When an abject apology is not enough: Bad service won’t improve unless complainers keep up the pressure

Rudeness is never justified. Icy composure unnerves customer services staff far more

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I wish to complain about Channel 4’s new series The Complainers, which began on Tuesday with an episode set in the complaints department of Transport for London. It was billed as a look at “a new breed of super-complainers”, so I switched on hoping for a how-to manual for people like me who want to learn how to complain better. Since  I am a serial protester against rubbish customer service, some people might call me a super-complainer. Others, I dare say, call me a bitch.

Channel 4, meanwhile, portrayed most of their super-complainers as … let’s say eccentrics, at best. Are complainers “on the make, taking advantage of companies during a vulnerable time?”, the programme notes asked. Are we heck! (As you must say to call-centre complaints handlers, who may be entitled to hang up if you swear.) It’s hardly taking advantage to request that terrible service and mistakes that cost the customer time and money should be compensated properly and swiftly corrected. 

Unfortunately, one huge multi-national with which I used to bank seems to have concluded that it is cheaper to pay compensation to every single customer who asks for it than it would be to employ enough trained staff to run the company in a way that didn’t provoke compensation requests in the first place. Therefore, the first rule of effective super-complaining is: if you think you deserve compensation, ask for it.

As well as rules, the complaints hand- ling team at TfL is evidently keen on acronyms. The super-complainer should also have some handy mnemonics, such as the good old management-speak advice about “SMART” targets: Specific, Measurable, Achievable, Realistic and Time-Based. It is definitely not SMART to tweet TfL and tell them to “take your Oyster card and shove it up your arsehole”, for example.

In super-complaining, rudeness is never justified. Icy composure unnerves them much more, though it can be hard to maintain in the face of stonewalling customer service-speak. When a major electrical retailer kept saying that it could “only apologise” after repeatedly failing to deliver the fridge that I had already paid for, I pointed out that it could do more than apologise, it could reimburse me for all my wasted time. When I told them my hourly rate, they soon stopped wasting it, and I had my fridge.

Personally, I would replace any of the “SMART” words with “Fair”, but that would make them FART targets and you can’t go talking to call centre operatives like that. But another rule of the genuine super-complainer should be: “never take it out on the front-line staff”, who are probably paid the minimum wage to take the flak for their bosses, and may even be able to help you if you ask them nicely. I’ll never forget the ever-patient guy who manned the Twitter account for a large train operator, and whose timely intervention with customer services may have been instrumental in getting me a full refund and a pair of complimentary first class tickets after I complained about a packed, cross-country journey with no working toilets. I like to think it was because I sympathised with him on Twitter, but he may simply have just wanted to shut me up.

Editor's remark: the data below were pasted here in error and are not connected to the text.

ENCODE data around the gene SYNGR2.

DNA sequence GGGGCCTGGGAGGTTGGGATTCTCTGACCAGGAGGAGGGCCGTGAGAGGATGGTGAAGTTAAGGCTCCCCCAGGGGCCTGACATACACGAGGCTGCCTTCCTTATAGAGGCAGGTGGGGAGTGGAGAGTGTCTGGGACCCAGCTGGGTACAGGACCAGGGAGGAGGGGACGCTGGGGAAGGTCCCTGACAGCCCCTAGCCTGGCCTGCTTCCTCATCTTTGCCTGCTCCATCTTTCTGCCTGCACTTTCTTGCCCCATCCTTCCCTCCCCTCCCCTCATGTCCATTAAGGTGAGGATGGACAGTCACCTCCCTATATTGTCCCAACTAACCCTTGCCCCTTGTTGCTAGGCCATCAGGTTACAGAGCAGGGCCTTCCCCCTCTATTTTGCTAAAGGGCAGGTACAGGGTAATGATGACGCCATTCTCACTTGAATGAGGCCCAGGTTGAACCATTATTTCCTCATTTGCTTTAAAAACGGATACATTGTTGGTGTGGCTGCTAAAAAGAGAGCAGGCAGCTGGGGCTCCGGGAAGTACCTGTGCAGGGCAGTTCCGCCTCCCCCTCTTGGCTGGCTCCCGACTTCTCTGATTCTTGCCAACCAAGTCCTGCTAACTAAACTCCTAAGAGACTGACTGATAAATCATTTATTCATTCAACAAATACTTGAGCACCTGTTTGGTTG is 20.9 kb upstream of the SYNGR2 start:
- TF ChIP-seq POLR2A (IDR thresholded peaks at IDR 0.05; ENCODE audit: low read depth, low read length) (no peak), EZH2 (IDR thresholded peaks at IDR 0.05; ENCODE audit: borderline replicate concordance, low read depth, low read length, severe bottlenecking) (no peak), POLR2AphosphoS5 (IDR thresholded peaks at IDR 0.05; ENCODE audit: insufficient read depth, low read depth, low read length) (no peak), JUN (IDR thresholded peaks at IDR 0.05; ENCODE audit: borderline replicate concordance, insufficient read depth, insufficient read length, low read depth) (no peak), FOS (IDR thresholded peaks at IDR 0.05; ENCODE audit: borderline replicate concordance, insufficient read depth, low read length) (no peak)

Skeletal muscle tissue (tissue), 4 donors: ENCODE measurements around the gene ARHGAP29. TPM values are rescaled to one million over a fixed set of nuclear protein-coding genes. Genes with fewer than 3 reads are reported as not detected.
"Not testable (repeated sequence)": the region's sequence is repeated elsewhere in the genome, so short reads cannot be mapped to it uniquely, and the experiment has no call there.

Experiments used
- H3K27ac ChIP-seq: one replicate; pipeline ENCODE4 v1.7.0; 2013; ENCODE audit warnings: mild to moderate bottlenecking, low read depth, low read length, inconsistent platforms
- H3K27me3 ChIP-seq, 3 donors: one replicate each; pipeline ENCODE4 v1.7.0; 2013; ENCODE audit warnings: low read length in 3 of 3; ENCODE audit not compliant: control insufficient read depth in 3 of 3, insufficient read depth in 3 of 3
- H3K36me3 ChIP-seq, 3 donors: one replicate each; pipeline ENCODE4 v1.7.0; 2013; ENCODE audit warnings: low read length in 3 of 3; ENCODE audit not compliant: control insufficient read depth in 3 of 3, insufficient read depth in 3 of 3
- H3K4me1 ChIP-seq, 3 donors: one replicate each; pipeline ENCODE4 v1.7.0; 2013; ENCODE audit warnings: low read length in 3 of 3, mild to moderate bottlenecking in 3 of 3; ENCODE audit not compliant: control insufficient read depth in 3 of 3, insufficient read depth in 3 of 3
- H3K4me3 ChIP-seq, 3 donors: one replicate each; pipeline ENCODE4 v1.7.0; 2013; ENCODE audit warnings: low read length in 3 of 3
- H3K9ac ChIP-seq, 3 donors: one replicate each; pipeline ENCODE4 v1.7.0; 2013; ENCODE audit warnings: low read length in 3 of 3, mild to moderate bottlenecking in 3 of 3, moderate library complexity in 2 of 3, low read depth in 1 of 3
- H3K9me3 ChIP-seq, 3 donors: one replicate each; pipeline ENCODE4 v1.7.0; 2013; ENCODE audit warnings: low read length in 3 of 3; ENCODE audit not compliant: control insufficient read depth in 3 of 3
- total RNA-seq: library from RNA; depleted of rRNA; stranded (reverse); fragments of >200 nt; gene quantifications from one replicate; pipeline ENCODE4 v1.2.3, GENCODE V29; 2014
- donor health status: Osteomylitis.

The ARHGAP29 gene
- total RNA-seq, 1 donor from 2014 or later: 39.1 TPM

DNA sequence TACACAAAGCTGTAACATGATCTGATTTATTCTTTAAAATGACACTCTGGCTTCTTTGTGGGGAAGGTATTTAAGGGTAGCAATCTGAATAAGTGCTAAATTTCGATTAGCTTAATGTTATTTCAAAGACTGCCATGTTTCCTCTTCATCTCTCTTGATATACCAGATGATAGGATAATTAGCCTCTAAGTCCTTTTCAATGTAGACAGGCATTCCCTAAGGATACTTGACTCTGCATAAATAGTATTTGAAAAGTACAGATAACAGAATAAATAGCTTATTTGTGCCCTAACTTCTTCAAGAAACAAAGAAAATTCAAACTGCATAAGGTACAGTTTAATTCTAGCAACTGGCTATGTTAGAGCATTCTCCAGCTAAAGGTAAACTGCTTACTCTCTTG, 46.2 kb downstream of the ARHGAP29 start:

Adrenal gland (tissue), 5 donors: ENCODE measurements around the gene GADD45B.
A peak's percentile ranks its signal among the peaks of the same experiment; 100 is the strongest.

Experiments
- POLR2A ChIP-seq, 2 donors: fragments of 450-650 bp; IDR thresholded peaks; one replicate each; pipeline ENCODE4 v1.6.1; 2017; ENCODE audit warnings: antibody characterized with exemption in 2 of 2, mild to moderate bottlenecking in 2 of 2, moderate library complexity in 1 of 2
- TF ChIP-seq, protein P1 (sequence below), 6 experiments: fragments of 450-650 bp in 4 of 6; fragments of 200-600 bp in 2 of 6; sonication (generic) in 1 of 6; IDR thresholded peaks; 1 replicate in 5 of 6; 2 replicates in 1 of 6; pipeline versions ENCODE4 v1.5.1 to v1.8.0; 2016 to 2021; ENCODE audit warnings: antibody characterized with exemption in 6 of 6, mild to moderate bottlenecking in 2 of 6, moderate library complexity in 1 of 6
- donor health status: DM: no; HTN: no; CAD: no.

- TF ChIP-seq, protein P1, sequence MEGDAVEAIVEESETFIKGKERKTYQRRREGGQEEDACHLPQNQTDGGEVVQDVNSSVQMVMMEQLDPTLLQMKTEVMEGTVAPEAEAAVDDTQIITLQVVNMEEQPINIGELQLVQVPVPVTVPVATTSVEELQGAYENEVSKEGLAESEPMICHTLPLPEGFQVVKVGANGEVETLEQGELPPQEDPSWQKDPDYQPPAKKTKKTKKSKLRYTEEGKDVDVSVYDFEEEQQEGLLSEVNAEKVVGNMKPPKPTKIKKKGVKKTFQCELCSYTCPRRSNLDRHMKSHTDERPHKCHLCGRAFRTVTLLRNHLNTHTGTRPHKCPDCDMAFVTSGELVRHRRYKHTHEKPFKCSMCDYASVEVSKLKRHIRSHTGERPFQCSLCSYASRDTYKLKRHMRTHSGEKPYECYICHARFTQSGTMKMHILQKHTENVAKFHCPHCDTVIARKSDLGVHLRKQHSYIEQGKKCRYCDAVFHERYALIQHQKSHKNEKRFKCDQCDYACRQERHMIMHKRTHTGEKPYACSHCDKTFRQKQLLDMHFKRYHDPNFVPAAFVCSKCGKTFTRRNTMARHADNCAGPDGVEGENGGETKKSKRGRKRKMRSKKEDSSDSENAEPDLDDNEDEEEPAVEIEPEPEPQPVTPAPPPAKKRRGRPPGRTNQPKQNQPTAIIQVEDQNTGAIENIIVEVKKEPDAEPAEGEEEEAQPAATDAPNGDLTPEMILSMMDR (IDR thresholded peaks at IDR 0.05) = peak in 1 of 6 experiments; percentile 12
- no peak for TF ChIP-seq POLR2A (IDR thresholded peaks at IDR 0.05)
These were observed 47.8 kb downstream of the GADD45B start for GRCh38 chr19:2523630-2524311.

As a super-complainer, the internet is your friend if you use it properly. The most effective complainer on Channel 4 was the cyclist who calls himself Traffic Droid, who wears a helmet camera and posts footage of dangerous drivers on YouTube. His evidence has resulted in several prosecutions. The lady who tweeted dozens of times a day about her miserable bus journeys did not achieve any results, because she had no idea what where the results she wanted to achieve.

I try not to resort to blabbing on social media unless the official channels have been exhausted, but the mere threat of it soon perked up the exhausted customer services team of one multi-national hotel chain which had mistakenly charged my debit card and was refusing to refund the full amount. An internet search engine (preferably one which does pay its UK taxes) is also useful for finding the industry guidelines to which an errant company has signed up, in order to quote relevant passages in correspondence.

With great power, though, comes great responsibility, and your complaining superpowers should only be used for good. I can’t “only apologise” for asking a company with net annual income of more than $200m to refund the £45 that its own mistake has cost me, and amend its systems so it doesn’t happen to anyone else. But if you go to a restaurant and tell the waiter everything is “fine” before going straight home to bitch about it on Trip Advisor, that’s not complaining, it’s whinging – and it’s not cool.

Speaking of which, this week The Complainers looks at councils. I’m guessing it will feature some whingers who repeatedly phone a taxpayer-funded complaints line to moan that there isn’t enough money left to provide vital services. I may have to write a strongly worded letter. Not to the councils – to the complainers.

Twitter: @katyguest36912

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